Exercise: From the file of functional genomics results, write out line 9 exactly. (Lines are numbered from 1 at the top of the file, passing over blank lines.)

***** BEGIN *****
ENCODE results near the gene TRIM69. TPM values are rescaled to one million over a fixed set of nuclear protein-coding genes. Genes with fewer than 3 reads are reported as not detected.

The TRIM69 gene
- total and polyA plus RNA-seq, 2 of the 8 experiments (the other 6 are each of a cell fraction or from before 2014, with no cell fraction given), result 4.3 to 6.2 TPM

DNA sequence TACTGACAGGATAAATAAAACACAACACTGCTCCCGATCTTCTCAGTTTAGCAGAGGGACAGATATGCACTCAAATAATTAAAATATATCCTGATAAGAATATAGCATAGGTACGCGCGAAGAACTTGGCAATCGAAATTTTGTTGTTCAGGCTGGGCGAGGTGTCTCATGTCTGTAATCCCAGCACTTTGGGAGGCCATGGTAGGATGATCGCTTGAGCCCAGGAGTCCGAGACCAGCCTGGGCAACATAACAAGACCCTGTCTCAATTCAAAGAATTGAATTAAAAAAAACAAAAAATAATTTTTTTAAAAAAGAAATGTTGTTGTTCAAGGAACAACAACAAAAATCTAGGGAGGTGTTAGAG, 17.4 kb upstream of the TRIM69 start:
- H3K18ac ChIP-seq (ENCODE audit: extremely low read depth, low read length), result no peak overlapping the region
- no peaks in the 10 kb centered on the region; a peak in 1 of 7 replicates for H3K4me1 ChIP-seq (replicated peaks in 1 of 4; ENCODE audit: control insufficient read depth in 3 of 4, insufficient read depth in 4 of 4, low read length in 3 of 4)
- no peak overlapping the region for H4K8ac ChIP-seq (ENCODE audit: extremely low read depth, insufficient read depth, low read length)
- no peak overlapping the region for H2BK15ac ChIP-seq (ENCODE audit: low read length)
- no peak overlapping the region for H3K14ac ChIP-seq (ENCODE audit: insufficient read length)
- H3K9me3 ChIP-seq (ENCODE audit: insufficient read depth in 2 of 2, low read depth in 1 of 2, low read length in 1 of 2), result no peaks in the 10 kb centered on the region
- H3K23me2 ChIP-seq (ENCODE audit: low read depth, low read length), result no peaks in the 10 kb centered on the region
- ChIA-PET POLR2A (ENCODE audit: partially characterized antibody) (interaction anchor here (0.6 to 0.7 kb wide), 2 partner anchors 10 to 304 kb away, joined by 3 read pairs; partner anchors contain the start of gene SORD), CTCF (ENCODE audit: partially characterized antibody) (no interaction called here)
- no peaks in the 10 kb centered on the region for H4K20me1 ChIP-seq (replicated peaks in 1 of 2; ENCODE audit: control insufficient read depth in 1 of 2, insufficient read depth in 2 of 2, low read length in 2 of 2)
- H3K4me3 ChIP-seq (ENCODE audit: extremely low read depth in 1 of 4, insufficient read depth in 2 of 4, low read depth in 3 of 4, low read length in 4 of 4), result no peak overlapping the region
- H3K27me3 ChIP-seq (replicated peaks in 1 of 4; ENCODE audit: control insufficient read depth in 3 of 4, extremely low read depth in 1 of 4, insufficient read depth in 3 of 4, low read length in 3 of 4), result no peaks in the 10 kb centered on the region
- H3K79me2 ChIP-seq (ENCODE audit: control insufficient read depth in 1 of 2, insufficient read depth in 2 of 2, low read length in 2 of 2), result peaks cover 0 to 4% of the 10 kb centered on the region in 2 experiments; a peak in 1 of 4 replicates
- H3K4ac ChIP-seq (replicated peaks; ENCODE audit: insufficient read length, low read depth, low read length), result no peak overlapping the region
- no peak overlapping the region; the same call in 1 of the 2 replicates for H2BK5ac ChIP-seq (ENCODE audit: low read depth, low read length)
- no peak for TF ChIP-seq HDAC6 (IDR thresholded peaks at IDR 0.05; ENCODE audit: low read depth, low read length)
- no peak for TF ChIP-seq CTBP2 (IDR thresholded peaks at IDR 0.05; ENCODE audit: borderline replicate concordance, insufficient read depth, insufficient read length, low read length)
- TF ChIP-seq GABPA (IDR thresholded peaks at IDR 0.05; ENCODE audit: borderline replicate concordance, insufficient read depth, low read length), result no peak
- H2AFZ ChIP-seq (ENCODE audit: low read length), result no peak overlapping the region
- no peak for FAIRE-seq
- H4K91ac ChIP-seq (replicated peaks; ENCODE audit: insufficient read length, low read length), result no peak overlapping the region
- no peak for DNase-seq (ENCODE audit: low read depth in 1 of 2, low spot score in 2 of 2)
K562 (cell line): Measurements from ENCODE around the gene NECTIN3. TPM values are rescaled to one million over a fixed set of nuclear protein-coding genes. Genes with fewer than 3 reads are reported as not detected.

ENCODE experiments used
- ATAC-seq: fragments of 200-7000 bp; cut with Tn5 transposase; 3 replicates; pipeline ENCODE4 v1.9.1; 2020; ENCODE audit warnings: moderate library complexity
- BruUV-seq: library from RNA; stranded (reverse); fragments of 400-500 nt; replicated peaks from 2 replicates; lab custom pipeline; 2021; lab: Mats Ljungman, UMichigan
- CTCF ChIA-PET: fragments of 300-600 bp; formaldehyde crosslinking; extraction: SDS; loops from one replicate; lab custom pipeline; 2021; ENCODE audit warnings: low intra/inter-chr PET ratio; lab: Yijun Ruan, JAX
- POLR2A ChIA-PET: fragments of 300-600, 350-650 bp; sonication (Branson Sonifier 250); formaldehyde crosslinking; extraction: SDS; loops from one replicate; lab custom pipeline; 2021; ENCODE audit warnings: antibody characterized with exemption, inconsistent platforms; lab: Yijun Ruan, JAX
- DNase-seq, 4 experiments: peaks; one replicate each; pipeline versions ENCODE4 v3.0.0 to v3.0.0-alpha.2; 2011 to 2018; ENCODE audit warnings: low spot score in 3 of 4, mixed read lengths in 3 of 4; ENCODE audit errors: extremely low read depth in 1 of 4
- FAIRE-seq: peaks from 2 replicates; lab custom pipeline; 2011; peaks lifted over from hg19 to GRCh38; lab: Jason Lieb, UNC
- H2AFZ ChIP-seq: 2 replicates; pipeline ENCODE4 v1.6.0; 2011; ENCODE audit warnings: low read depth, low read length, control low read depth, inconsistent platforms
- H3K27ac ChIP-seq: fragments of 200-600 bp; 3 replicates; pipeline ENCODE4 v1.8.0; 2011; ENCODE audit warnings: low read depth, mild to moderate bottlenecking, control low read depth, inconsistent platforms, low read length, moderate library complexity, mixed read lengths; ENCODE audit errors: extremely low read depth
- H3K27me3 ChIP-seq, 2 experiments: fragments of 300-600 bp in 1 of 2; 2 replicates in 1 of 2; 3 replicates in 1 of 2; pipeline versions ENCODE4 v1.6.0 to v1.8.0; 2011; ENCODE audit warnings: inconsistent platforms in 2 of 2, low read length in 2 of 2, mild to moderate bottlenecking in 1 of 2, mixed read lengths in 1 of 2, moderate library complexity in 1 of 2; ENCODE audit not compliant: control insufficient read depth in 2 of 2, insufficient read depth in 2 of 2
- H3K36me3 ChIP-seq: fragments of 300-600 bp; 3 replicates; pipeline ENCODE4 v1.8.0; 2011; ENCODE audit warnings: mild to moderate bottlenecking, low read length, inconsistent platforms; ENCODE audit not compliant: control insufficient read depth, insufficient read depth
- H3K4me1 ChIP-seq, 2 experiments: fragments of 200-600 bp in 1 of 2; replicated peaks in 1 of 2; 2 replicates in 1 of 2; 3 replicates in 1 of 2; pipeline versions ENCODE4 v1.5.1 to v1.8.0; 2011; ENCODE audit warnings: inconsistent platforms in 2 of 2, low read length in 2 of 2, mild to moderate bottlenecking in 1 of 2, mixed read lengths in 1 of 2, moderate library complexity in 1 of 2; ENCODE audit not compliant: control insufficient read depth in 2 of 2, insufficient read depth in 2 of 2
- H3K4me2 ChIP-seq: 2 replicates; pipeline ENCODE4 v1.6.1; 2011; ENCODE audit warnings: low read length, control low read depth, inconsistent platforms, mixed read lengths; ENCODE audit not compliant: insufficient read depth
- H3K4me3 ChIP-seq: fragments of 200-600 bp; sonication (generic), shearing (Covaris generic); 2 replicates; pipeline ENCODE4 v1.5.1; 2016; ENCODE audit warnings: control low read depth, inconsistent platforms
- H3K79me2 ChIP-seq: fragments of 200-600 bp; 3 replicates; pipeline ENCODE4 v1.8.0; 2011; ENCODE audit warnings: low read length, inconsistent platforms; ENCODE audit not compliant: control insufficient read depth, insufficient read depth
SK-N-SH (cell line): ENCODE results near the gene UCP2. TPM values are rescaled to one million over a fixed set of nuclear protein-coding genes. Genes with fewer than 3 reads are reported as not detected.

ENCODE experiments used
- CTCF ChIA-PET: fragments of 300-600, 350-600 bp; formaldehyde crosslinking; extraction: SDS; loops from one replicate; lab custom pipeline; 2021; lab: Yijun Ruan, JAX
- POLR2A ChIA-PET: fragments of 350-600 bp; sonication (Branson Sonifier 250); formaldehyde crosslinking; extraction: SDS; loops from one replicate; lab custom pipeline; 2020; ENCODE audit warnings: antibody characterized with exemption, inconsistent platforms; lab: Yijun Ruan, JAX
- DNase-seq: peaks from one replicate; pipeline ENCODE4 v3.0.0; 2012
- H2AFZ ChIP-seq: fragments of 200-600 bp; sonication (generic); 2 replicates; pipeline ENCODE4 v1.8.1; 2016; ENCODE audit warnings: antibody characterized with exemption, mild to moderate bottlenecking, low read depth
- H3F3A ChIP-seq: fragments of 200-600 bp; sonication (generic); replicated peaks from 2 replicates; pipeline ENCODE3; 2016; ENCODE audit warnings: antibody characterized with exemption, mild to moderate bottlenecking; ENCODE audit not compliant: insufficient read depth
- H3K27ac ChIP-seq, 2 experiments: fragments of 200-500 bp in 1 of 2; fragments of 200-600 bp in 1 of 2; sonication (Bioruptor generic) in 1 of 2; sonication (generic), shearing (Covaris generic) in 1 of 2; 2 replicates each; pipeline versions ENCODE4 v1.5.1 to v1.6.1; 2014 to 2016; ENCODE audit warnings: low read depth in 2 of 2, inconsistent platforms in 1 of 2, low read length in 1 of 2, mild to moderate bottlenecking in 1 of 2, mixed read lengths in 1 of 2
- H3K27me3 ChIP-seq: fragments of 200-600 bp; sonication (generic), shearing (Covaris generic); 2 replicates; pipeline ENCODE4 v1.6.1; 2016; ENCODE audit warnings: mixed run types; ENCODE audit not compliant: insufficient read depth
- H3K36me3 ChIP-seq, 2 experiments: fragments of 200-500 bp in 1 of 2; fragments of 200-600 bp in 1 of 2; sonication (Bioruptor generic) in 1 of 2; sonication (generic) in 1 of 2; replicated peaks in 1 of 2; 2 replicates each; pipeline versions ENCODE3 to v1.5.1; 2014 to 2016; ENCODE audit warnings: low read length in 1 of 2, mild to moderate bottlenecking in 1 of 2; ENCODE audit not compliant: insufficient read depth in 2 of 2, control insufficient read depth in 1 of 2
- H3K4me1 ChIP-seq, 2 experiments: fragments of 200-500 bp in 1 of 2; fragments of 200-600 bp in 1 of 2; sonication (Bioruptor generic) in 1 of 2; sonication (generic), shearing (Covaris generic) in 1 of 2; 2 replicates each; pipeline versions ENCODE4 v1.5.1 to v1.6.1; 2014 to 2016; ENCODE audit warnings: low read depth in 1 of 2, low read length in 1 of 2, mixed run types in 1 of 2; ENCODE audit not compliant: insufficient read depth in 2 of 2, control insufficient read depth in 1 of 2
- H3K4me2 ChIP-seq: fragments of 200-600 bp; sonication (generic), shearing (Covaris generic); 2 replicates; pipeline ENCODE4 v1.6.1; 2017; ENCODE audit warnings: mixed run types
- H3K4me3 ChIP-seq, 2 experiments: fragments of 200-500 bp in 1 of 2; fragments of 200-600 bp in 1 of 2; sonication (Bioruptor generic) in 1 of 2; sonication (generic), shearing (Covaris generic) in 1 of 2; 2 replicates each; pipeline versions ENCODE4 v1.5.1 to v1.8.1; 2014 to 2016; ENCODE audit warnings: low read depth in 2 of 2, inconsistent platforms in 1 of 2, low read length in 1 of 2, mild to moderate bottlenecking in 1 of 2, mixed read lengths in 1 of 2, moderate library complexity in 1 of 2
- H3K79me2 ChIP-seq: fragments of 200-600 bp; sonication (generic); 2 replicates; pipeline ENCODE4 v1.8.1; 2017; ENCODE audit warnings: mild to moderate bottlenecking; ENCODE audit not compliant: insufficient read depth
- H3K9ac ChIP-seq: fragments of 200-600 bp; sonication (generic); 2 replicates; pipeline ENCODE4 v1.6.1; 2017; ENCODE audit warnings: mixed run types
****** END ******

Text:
- no peak overlapping the region for H3K14ac ChIP-seq (ENCODE audit: insufficient read length)